Bernard of Clairvaux (ca 1090-Aug 20, 1153) was the leading light of the Cistercian Benedictine reform of the 12th century. Like many, perhaps most saints, he was a very complex, even contradictory person. A member of a semi-eremitical monastic community, he traveled widely, preaching against church corruption and advising popes. Author of a significant commentary on the Song of Songs, he also was an enthusiastic supporter of the Second Crusade and provided the nucleus for the rule of life of the Knights Templar. By the end of his century, there were over 300 Cistercian monasteries, many of which he founded. There have been big retrenchments in the intervening centuries, but his spiritual descendants--Thomas Merton being perhaps the best-known--are still going strong.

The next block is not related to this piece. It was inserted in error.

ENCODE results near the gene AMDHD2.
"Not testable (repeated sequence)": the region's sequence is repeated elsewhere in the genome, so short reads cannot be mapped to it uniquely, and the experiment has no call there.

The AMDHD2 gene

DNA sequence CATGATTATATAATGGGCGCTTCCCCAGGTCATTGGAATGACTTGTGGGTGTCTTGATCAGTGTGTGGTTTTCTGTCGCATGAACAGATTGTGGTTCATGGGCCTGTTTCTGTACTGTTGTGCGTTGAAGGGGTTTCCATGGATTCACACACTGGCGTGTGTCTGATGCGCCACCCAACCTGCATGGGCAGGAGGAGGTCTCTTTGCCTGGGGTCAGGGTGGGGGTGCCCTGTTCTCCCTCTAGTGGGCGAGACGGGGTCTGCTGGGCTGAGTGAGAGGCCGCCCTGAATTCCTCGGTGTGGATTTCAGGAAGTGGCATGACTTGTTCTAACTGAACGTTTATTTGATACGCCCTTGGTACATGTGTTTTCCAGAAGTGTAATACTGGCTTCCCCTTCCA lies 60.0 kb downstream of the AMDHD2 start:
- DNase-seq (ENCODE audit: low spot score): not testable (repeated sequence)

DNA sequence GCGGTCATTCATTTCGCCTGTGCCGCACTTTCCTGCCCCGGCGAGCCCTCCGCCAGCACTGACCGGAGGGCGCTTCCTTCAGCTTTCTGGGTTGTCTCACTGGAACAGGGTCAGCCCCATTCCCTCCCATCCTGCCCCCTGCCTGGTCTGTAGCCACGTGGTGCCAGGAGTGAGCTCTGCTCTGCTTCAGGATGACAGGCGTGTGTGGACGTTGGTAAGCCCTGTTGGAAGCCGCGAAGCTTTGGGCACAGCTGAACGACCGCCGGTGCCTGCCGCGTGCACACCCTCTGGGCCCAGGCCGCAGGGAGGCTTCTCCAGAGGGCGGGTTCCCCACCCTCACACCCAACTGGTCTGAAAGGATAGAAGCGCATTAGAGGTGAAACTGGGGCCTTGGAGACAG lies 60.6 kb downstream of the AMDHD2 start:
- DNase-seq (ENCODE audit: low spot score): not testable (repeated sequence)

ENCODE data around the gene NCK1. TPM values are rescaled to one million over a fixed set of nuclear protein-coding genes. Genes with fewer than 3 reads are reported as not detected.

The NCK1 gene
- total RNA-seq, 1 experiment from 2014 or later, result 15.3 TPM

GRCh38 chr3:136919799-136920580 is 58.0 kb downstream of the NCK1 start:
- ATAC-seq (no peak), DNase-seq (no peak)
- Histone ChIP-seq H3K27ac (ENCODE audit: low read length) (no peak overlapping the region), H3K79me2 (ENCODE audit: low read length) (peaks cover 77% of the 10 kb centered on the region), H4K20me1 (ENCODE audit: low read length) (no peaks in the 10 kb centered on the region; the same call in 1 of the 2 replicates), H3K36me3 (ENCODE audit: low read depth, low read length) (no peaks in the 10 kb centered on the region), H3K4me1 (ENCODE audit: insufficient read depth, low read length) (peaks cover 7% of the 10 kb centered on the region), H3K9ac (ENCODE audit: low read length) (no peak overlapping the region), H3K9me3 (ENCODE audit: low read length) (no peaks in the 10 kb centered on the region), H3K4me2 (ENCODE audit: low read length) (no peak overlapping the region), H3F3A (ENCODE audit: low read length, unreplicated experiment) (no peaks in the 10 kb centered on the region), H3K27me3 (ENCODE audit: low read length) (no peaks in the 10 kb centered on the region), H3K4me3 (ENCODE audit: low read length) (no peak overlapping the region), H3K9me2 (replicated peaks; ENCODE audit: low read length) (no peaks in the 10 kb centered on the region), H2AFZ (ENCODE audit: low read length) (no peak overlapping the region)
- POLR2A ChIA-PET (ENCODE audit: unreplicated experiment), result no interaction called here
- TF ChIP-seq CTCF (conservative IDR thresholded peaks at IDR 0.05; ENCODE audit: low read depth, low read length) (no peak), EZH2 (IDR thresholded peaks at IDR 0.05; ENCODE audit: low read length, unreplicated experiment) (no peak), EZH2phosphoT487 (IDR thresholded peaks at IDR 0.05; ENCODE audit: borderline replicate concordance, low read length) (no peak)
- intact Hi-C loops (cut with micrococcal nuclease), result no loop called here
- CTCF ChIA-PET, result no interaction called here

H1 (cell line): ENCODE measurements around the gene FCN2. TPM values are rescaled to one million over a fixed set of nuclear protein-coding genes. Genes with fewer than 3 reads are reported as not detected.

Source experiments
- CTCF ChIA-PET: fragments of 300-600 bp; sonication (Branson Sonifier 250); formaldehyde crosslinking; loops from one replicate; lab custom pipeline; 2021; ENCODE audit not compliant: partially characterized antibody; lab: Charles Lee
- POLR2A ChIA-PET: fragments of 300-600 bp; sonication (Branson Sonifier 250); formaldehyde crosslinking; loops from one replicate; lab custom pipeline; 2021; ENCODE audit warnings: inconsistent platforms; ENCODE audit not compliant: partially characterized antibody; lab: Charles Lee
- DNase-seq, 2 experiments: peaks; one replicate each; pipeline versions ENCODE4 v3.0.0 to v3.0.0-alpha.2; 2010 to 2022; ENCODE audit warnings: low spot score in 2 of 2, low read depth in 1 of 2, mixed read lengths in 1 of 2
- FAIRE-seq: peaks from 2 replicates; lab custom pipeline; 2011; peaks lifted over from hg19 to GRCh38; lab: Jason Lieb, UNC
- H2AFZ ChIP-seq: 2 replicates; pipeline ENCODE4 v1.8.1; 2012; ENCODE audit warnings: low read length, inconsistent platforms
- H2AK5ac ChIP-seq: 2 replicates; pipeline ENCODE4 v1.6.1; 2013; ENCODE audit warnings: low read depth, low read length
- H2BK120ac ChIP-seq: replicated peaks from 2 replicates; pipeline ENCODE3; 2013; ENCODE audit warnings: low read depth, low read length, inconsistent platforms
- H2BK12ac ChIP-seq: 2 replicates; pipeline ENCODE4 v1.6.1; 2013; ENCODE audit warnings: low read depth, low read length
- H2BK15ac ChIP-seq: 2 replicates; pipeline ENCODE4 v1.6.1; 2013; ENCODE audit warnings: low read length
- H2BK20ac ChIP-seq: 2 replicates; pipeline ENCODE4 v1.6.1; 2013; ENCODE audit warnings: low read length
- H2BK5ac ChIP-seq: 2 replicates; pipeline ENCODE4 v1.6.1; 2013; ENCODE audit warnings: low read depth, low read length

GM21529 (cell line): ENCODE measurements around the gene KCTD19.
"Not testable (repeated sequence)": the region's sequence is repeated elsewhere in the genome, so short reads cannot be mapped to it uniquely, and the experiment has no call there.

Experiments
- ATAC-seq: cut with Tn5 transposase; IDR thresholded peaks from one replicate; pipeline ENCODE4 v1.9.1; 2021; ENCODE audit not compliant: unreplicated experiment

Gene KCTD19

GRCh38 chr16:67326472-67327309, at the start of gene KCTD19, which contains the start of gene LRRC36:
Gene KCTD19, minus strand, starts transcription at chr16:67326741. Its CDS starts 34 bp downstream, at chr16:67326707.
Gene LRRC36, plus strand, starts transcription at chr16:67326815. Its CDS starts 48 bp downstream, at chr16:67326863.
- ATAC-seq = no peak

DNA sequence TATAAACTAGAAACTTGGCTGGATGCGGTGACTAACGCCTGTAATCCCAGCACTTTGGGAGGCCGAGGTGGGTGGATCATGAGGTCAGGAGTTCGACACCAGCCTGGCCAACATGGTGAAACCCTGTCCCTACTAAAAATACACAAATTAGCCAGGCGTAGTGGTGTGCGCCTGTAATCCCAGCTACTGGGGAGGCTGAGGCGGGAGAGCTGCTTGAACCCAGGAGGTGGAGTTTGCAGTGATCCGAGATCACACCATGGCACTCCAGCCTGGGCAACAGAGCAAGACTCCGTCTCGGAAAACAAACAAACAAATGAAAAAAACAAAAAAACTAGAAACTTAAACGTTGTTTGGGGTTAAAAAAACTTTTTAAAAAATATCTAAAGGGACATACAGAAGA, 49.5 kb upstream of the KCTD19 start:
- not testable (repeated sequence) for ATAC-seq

The literature by and about Bernard is huge, so perhaps the best way of getting some idea what he was like is through a few quotes, which I took the liberty of lifting from this site.
- Hell is full of good wishes.
- I know by myself how incomprehensible God is, seeing I cannot comprehend the parts of my own being.
- Nothing can work me damage except myself. The harm that I sustain I carry about with me, and never am a real sufferer but by my own fault.
- Religion brought forth riches, and the daughter devoured the mother.
- The tears of penitents are the wine of angels.
- We find rest in those we love, and we provide a resting place for those who love us.
- You will find something far greater in the woods than you will find in books. Stones and trees will teach you that which you will never learn from masters.
- Who loves me will love my dog also.